If you are working with small kids, there is an age where everything out of their mouth is a question.  As parents, it can be awesome, exhausting, hilarious and a nightmare! ***  When my daughter was 5, she spent 3 days at a prestigious Providence school for evaluation in their application process.    A year earlier they would have taken her, but there was no space.  After the three days I was told she would not be considered because she asked too many questions.  At the time I was a pissed Mother Bear.  But, she ended up in a wonderful public elementary school, I didn’t have to drive 4 hours 5 days a week, and her creativity wasn’t crushed.

* * *during the “question” period, my little girl and I were driving past the big blue bug one day, and she asked, “Mom do you think that ants look at the big blue bug like god and ask it questions and if it doesn’t answer they make up answers?”   “Of course,"  I said.  "It’s the way people do it too.”  The two of us are very sarcastic.  (We are not religious, but we are very spiritual, and I apologize if I offended anyone.  That is never my intent.)

Here she is. . . yes I made the watermelon shoes. . . it's a summertime tradition at our house . . .  

 The other picture is her 8th birthday: pin the tail on the alien. . . . 

And finally, I'd like share 2 links.  The first is to the Kahn Academy.  A non-profit educational website created in 2006 whose mission is to provide a "free, world-class education for anyone, anywhere".
The quote below is from the second link.  The schools in Los Altos CA are undertaking a huge change in policy.  And it aligns pretty perfectly with Ira Shor's Empowering Pedagogy.  At the heart of their changes is the Kahn academy.

"(The) focus for two years has been on developing a culture of ongoing learning in the schools.  “Our teachers felt un-empowered; that they did not have permission to change.”  The district was introduced to Khan Academy two years ago.  Alyssa says, “Khan was a great tool to give our teachers something tangible to work with, to start moving away from the assembly line model and build a blended learning experience. It helped us all to build the rationale that we need to ‘do’ learning in a very different way.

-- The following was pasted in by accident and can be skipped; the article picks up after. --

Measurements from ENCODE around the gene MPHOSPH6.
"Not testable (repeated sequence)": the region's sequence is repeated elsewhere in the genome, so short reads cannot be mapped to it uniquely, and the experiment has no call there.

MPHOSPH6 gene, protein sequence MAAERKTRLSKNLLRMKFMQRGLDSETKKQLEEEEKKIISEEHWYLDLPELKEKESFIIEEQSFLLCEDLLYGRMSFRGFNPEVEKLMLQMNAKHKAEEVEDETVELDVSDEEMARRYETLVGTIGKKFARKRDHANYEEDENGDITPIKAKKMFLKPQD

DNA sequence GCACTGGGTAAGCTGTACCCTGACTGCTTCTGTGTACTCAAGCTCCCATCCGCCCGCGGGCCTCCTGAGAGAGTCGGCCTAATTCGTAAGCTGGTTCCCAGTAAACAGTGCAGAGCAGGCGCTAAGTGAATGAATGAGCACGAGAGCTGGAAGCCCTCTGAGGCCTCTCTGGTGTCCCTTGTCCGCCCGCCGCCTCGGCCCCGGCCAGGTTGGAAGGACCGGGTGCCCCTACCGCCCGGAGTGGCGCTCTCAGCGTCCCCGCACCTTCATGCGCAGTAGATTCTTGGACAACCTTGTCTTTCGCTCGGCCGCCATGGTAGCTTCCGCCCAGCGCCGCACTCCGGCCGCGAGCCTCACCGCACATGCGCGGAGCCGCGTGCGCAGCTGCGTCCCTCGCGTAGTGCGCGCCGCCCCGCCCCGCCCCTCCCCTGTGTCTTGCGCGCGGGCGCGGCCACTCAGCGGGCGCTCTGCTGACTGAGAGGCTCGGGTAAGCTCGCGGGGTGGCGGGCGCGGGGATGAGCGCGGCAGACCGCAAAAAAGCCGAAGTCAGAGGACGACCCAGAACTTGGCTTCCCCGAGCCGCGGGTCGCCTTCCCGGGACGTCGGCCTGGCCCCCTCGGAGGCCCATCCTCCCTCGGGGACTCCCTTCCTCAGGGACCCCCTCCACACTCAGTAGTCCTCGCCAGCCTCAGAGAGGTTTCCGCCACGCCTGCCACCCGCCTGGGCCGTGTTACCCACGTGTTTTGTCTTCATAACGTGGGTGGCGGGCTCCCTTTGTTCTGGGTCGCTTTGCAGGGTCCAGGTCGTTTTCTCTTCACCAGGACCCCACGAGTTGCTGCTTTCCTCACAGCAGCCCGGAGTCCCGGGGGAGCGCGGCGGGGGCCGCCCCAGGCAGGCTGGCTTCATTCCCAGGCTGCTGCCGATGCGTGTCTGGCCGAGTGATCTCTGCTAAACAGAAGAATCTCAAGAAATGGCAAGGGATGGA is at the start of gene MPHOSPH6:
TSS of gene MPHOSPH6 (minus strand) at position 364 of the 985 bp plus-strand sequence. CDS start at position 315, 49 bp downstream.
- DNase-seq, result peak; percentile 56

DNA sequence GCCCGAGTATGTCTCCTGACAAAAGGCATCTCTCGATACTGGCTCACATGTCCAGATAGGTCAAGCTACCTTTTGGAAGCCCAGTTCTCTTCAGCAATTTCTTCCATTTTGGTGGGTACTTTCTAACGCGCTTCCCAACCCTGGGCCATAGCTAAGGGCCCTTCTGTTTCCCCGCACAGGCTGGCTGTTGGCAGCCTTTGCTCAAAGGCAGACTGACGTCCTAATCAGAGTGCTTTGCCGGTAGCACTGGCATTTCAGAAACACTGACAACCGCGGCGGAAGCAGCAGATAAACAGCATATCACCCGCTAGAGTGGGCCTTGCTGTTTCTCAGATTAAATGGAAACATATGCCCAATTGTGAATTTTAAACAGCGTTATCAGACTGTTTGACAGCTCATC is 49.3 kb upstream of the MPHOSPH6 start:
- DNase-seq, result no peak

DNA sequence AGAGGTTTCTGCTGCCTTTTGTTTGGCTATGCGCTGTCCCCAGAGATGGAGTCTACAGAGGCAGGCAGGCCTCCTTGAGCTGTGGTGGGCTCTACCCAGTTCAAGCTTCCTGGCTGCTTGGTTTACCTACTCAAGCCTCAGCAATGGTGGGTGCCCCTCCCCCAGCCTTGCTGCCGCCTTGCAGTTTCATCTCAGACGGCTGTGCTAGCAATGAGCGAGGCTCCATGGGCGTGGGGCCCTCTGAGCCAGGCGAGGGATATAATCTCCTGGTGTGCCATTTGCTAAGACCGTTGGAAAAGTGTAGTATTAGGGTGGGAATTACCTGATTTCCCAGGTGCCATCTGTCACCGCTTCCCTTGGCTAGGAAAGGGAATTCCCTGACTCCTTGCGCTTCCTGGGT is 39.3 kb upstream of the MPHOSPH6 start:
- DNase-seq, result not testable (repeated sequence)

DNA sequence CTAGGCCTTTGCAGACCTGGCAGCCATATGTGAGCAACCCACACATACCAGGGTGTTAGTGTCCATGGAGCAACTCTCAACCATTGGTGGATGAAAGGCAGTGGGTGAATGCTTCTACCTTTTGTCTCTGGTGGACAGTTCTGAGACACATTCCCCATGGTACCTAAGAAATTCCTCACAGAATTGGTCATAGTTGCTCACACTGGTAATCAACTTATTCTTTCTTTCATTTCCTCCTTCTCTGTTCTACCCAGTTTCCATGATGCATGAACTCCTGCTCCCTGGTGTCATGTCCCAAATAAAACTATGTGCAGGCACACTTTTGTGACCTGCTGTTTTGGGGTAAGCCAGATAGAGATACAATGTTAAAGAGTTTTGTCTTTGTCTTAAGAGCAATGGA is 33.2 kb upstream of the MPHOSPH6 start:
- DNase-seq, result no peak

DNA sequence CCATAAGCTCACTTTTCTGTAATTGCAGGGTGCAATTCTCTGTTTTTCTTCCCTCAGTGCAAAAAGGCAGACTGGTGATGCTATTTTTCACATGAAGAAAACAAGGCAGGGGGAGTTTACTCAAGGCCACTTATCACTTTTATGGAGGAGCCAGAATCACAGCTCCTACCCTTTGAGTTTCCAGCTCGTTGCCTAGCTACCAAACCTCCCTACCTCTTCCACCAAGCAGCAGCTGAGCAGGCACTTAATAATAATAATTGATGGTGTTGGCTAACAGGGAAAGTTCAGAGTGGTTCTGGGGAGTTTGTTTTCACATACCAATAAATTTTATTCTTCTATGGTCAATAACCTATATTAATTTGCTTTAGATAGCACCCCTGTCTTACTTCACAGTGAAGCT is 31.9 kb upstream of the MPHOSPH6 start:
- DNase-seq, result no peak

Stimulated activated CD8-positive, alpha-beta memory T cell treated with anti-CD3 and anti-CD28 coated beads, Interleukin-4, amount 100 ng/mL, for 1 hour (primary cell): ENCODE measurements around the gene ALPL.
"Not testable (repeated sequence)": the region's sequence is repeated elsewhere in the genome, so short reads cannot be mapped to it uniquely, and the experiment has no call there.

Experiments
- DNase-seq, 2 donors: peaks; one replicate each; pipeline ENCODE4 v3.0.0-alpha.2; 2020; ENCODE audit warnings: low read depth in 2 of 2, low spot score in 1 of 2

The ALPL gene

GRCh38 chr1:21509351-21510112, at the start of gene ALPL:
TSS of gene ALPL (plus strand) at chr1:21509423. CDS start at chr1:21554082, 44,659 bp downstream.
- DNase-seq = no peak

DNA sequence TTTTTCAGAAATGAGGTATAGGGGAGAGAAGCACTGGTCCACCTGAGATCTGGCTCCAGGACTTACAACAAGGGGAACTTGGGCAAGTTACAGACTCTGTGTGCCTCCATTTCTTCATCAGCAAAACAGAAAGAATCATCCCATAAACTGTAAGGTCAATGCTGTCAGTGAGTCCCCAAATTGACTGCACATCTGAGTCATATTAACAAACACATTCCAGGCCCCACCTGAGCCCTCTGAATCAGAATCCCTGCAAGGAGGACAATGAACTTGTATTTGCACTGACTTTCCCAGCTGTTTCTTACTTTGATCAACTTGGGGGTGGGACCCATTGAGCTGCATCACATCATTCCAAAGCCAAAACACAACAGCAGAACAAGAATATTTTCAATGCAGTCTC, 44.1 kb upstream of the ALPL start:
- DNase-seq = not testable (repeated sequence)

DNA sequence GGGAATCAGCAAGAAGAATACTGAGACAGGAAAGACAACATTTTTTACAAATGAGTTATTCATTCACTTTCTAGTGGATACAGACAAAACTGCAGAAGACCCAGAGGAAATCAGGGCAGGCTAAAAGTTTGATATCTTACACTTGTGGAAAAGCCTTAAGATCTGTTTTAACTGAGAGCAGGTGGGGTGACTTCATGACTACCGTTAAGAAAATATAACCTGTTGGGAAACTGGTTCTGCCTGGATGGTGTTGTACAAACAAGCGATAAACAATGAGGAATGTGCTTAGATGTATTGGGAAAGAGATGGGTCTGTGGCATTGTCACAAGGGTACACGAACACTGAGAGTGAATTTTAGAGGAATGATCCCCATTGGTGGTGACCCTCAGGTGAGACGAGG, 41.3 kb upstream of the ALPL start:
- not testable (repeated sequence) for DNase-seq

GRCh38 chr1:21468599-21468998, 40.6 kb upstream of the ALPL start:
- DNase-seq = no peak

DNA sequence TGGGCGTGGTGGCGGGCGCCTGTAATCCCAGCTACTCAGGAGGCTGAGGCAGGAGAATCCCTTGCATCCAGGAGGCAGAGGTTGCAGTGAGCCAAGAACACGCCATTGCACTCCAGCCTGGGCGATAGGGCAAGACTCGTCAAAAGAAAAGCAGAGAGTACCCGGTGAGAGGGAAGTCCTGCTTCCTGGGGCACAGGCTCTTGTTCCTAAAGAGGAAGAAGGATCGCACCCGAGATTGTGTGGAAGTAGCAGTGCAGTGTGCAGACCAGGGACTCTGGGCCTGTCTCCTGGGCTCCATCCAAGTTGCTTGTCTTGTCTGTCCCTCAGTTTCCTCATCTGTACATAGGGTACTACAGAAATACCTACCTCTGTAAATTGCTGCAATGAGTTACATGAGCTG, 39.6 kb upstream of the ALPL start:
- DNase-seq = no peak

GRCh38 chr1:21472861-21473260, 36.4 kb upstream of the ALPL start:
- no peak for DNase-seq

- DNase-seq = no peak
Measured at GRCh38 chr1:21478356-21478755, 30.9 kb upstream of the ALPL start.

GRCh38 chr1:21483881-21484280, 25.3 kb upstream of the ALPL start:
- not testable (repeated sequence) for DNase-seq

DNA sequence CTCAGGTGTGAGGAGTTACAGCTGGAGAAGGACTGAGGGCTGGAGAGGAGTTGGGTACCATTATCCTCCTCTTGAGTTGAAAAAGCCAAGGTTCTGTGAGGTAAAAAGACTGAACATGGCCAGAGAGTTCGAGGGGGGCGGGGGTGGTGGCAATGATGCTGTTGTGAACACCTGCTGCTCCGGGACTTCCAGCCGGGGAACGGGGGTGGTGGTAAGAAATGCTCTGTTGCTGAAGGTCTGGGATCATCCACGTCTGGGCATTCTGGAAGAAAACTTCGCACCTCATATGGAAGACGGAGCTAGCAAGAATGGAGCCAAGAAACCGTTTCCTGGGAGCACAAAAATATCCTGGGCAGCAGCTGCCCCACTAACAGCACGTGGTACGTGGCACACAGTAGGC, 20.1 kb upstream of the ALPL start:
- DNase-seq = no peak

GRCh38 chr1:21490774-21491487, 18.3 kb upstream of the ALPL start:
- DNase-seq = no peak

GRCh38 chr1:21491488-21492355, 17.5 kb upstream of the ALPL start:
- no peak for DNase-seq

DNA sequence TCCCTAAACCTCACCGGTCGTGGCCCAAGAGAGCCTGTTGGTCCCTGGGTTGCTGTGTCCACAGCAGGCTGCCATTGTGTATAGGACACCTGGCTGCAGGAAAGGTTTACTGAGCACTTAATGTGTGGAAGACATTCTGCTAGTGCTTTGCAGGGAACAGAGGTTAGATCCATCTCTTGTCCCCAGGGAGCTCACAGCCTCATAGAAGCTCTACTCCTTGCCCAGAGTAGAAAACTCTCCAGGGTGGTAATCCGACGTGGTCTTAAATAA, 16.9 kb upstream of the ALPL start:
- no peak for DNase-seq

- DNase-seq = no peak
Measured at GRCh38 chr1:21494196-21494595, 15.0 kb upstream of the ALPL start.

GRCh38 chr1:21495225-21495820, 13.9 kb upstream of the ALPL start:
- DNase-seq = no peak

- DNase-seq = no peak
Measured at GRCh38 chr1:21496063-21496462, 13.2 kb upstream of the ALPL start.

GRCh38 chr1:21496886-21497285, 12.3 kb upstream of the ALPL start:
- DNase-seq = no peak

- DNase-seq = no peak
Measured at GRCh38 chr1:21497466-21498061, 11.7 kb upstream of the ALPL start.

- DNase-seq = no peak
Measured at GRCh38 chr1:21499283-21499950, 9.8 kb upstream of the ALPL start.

Saturday, April 5, 2014

Towards Democracy, and a Rich Classroom Community

FNED 346 

Dr. Bogad

After reading Christopher Kliewer’s article “Citizenship in School”  I could not help but think of every single other injustice we have been addressing in class.  From Johnson’s Privilege and the obvious SCWAAMP, (well only obvious to those who can’t claim these inherent privileges), to the culture and first languages of Kozol, Rodriguez, the marginalization of those who are different in their sexual orientation, to the stereotyping of princesses and princes, to segregation of class, race and community, and now this, tracking by disability.  Please tell me there isn’t anything else.
This article resonated with what started me down this teaching path to begin with.  There is mounting evidence that it is not who is in the classroom that matters, but how the classroom, the teacher, students, curriculum and real world relevance all function together as a community.  And happily this evidence also suggests that testing and grading is demeaning and detracts from true learning (Alfie Kohn).  So instead, good teachers should do less teaching, but instead become facilitators, with the goal of celebrating every child, and recognizing them as thinking creative individuals who add unique and valuable dimensions to the classroom.  Speaking to down syndrome, oft considered a disability, “To eliminate a single person through any form of banishment, no matter how benevolent the logic, reduces the web and makes the community a less democratic and less rich place.” (p.96)

(So we are ready next time. . . .for Dr. Bogad's bag of tricks! )

Shayne Robbins devotion to making the classroom a safe place for all students to learn, with the support from the families and the community, is a righteous model.  Had the disabled Down Syndrome children been labelled and then tracked by these labels, had they not been recognized as unique contributors to the classroom community, later in life they might have described their school experience as Mia Peterson did at the very beginning of this reading.

“I started to notice that I didn’t like the classes I was taking called special education.  I had to go through special ed. almost all my life.  I wanted to take other classes that interested me.  I had never felt so mad, I wanted to cry.” (Peterson, 1994, p.6)